“We were asked by DOS to hold off on informing the full board until everything was final, and I only got authorization to send an email to the (committee’s) board an hour or so before the press release was issued,” Stone said via email.

Bewlay was “the best candidate among many impressive applicants,” said Stone, an appointee of Assembly Speaker Carl Heastie. “We are looking forward to her leadership as (the committee) enters a new era.”

The Department of State did not answer questions about why it kept the process so secret. Unlike some other positions in state government, nothing in law required the committee’s commissioners to vote to approve the hiring. Instead, the decision and process were left to Cuomo.

As the top lawyer at the Office of Information Technology Services, Bewlay had an office across the hall from Robert Samson, the top official at the agency during the final two years of her tenure. There, she gained a reputation as an adept attorney, as well as Samson’s staunch defender.

Bunker mentality

In late 2017, an anonymous letter sent to Cuomo’s office, outlining still-unproven allegations of wrongdoing by ITS leadership, sparked an inspector general’s investigation into the agency — and a bunker mentality.

In March 2018, after the allegations were anonymously posted on a website, NysITSCorruption.com, the office’s leadership shut down its employees’ access to the website from their work computers.

In addition, according to a person with knowledge of the matter, Bewlay was prominently involved in an internal ITS effort to root out the state employee or employees that were leaking internal information. The technology office has denied the anonymous allegations.

After more than two years, the inspector general’s office has still not closed the inquiry into ITS.

In 2018, the Times Union filed a number of Freedom of Information Law requests related to ITS and Samson, whose conduct has also been the subject of an inspector general’s investigation. The counsel’s office, run by Bewlay, was tasked with responding.

In response to the Times Union, an ITS FOIL officer delayed filling a number of the requests for phone and email records, and cited exemptions permitting the agency to not fill another at all — both common occurrences in responses from agencies controlled by the Cuomo administration. The Times Union then filed a series of 10 appeals in 2018, seeking reversals.

As the top lawyer at ITS, Bewlay was in charge of adjudicating the appeals. And in all ten instances Bewlay ruled in favor of the ITS FOIL officer, confirming the decisions to delay or deny access to records — and ruling against the newspaper.

Specialized in defending large corporations

Bewlay worked at the state attorney general’s office under Cuomo beginning in 2007 and remained there until 2014. Previously, Bewlay worked as an associate at two major law firms — Skadden Arps and Gibson Dunn — where she “specialized in the defense of large corporations in securities and tender offer litigation,” according to the press release announcing her hiring.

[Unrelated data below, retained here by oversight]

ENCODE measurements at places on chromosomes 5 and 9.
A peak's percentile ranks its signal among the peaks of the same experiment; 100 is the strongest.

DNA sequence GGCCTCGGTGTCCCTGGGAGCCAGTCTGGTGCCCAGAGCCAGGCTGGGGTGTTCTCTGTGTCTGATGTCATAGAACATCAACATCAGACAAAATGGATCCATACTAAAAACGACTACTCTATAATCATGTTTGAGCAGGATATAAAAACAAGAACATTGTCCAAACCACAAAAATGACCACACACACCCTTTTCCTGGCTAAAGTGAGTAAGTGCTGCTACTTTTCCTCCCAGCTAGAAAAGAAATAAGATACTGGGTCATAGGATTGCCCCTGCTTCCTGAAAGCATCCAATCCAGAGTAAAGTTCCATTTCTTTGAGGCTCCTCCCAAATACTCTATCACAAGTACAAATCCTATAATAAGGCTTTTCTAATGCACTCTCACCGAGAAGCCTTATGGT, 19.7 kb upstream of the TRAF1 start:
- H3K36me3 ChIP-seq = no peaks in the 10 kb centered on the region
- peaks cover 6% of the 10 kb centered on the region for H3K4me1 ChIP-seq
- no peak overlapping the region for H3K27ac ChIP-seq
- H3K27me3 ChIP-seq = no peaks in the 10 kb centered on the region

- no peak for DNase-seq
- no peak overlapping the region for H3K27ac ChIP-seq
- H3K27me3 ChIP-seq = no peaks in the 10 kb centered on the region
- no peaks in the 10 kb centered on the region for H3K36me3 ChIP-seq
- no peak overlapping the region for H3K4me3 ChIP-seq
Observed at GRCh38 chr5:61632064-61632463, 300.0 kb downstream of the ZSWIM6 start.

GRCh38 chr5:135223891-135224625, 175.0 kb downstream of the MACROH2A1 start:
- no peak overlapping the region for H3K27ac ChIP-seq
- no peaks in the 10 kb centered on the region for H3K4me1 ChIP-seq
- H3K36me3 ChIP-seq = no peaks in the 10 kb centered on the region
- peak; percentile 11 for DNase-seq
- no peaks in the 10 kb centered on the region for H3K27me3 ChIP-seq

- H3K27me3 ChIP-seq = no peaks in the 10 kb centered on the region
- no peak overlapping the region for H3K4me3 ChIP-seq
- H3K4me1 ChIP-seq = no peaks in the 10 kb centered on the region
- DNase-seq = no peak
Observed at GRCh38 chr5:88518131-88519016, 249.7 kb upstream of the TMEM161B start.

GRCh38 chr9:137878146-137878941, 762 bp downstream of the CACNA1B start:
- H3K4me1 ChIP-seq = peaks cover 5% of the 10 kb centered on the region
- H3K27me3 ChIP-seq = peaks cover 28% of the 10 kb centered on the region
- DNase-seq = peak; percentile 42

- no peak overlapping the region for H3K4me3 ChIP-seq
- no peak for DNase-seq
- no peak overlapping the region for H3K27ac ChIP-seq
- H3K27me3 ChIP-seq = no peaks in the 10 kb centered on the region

A major aspect of Bewlay’s job at both the attorney general’s office and ITS was overseeing its “eDiscovery'” tool, a feature of Microsoft Office 365, which allows ITS to sift state employee emails for a particular search term. Last year, she refused to use that system to respond to FOIL requests from the Times Union for specific records.

Previously, the state Department of Health had told the Times Union it could not fill a FOIL request seeking a search of agency employee emails for terms related to Crystal Run Healthcare, a major Cuomo campaign donor.

But using its cloud-based system — which ITS implemented to much fanfare in 2013 — ITS can conduct searches of state employee emails for a particular term. When the Times Union asked ITS to do the email search that the health department claimed it could not, the ITS FOIL office under Bewlay refused. “The law does not require it,” an ITS spokeswoman told the Times Union last February, “and the process is inconsistent with the purposes of FOIL.”

John Kaehny, executive director of the government reform group Reinvent Albany, said that he does not expect Bewlay to go “head to head” with Cuomo’s administration the same way Freeman at times did, given her background working for the governor.

System in

“complete meltdown”

Instead, Kaehny said, she could use her technology background from ITS to do something about the antiquated way agencies and local entities keep track of FOIL requests and their progress.

Politically sensitive FOIL requests, such as those filed by journalists, are often delayed because they’re given an extra review by Cuomo’s office, which is alerted to records’ requests filed by journalists. But the vast majority of delays faced by New Yorkers are for simpler reasons: State and local governments can’t keep up with the volume and complexity of requests.

“Right now, the issue is less case law, and more one of customer service,” Kaehny said. “The system is in a complete meltdown.”